OJ EPO SE 5/2015, p170 - EPO European Patent Office

Yvonne PODBIELSKI

Lawyer, Legal Research Service of the Boards of Appeal, European Patent Office

Recent developments in the case law of the boards of appeal of the EPO

Ladies and Gentlemen

The task of summarising the case law of the boards of appeal over the last two years is an impossible one. For an overview, I would like to refer you to two publications – one is the book about the case law of the boards of appeal and the other is its update: the supplementary publication of the Official Journal that was sent to you a few weeks ago. As these publications are the work of my department I am always happy to receive comments, suggestions and, of course, criticism.

For this brief talk I have chosen the following three areas which, I hope, will be of interest to you: firstly, clarity of claims in opposition proceedings; secondly, two cases on patentability issues in the biotech area, and lastly, a recent case concerning possible double-patenting and Swiss-type claims.

I. Clarity of claims in opposition proceedings – referral to the Enlarged Board of Appeal

Let us start with clarity of claims in opposition proceedings. Decision T 373/12 from April 2014 referred questions of law to the Enlarged Board of Appeal. The referral is pending as G 3/14. The answers of the Enlarged Board, whatever they are, will have a considerable effect on opposition and opposition appeal proceedings.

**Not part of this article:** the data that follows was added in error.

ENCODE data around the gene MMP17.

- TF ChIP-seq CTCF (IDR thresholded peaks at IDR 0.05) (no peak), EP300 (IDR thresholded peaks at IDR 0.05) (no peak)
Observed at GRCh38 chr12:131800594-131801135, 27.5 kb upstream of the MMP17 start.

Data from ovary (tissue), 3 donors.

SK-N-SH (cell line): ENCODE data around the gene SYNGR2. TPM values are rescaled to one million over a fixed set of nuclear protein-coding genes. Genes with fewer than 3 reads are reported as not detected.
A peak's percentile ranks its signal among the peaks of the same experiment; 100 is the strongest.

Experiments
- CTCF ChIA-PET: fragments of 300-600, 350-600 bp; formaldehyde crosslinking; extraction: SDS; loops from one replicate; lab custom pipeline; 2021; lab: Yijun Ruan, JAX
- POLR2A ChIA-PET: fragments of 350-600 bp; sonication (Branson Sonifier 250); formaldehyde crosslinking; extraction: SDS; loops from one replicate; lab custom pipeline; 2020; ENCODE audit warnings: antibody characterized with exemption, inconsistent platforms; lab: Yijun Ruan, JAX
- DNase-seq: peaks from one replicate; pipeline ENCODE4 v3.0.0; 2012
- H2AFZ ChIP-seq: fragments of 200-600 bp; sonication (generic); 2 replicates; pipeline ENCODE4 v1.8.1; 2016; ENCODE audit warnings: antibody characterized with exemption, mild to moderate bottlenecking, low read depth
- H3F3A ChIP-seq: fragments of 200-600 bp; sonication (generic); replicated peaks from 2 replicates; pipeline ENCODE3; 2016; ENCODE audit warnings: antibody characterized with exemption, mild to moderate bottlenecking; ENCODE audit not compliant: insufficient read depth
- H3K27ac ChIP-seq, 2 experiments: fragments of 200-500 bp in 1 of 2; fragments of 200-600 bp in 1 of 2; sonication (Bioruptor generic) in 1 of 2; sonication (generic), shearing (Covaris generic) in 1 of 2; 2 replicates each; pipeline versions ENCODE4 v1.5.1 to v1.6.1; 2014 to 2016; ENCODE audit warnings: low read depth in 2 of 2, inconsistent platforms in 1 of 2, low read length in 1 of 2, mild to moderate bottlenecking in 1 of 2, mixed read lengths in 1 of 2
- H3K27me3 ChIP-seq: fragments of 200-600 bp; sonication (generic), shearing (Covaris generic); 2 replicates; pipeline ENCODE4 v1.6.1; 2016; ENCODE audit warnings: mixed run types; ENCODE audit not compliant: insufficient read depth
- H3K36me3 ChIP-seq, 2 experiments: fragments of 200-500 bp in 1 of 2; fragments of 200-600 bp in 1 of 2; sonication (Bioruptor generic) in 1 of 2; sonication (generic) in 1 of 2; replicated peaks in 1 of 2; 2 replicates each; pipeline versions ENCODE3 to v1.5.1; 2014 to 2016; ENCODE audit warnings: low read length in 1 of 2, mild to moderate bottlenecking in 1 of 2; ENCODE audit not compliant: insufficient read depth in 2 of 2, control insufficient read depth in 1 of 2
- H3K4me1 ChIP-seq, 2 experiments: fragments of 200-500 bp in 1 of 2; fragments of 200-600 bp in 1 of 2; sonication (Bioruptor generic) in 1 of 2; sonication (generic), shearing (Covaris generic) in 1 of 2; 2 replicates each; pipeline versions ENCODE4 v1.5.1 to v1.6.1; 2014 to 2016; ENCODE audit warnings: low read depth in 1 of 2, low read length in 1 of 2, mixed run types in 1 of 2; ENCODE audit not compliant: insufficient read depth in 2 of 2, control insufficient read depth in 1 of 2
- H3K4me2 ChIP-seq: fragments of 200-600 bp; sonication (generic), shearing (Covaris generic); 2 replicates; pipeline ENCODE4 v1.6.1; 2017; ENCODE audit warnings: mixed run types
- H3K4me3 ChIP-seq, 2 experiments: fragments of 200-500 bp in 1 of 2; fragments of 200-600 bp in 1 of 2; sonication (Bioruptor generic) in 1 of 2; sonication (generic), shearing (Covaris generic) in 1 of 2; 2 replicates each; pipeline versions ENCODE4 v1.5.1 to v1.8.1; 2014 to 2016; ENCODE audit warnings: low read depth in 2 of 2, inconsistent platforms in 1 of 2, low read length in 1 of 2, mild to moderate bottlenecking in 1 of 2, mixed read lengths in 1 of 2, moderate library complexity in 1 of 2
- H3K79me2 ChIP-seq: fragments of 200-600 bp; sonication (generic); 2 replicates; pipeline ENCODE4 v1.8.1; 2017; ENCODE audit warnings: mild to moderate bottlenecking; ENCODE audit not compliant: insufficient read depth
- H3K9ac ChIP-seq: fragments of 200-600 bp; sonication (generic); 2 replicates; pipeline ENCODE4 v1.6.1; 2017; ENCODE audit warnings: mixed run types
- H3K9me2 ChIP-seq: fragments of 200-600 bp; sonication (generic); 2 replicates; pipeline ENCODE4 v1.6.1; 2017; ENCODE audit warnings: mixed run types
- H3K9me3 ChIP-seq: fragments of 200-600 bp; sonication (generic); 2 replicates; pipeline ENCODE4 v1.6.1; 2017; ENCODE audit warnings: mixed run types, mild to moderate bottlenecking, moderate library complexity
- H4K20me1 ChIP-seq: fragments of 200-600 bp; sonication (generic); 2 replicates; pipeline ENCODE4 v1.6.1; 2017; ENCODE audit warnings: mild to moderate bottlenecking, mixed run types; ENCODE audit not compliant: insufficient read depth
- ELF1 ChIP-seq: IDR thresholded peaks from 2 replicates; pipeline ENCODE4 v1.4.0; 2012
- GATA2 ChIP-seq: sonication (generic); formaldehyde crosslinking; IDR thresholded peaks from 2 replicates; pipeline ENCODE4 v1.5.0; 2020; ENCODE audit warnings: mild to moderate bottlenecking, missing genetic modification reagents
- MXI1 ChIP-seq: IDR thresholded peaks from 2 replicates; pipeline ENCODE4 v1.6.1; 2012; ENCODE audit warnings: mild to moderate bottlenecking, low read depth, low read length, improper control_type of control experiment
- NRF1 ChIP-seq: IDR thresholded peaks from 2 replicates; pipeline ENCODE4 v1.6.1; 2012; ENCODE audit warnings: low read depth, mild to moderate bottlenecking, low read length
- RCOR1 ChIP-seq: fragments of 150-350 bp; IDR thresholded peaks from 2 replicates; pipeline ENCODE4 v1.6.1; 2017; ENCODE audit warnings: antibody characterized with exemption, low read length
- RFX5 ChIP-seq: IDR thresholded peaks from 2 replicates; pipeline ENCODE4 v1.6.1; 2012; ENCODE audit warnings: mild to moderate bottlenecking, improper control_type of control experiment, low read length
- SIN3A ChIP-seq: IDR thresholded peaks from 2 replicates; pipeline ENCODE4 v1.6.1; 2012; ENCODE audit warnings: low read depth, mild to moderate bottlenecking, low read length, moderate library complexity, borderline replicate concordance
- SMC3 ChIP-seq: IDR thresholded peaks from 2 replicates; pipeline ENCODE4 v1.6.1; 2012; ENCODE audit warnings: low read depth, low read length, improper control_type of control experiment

The issue is this: Under Article 84 EPC the claims must be "clear and concise and be supported by the description". Clarity is thus examined by the examining divisions pre-grant. Post-grant, the ability to raise issues of clarity in opposition proceedings was usually considered to be limited. The principal reason for this is that clarity is not a ground for opposition. As you know, it is also not a ground for national revocation under Article 138 EPC. The only circumstance in which clarity could traditionally be raised in opposition proceedings was where amendments were made in the course of such proceedings which gave rise to a new problem of clarity, i.e. one which did not previously exist. In such cases clarity was examined in compliance with the EPC (Art. 101(3)(b)) to ensure that a patent as maintained met all the requirements of the EPC. The Enlarged Board said in one of its earlier decisions, G 9/91, that "...in cases of amendments of the claims or other parts of a patent in the course of opposition or appeal proceedings, such amendments are to be fully examined as to their compatibility with the requirements of the EPC."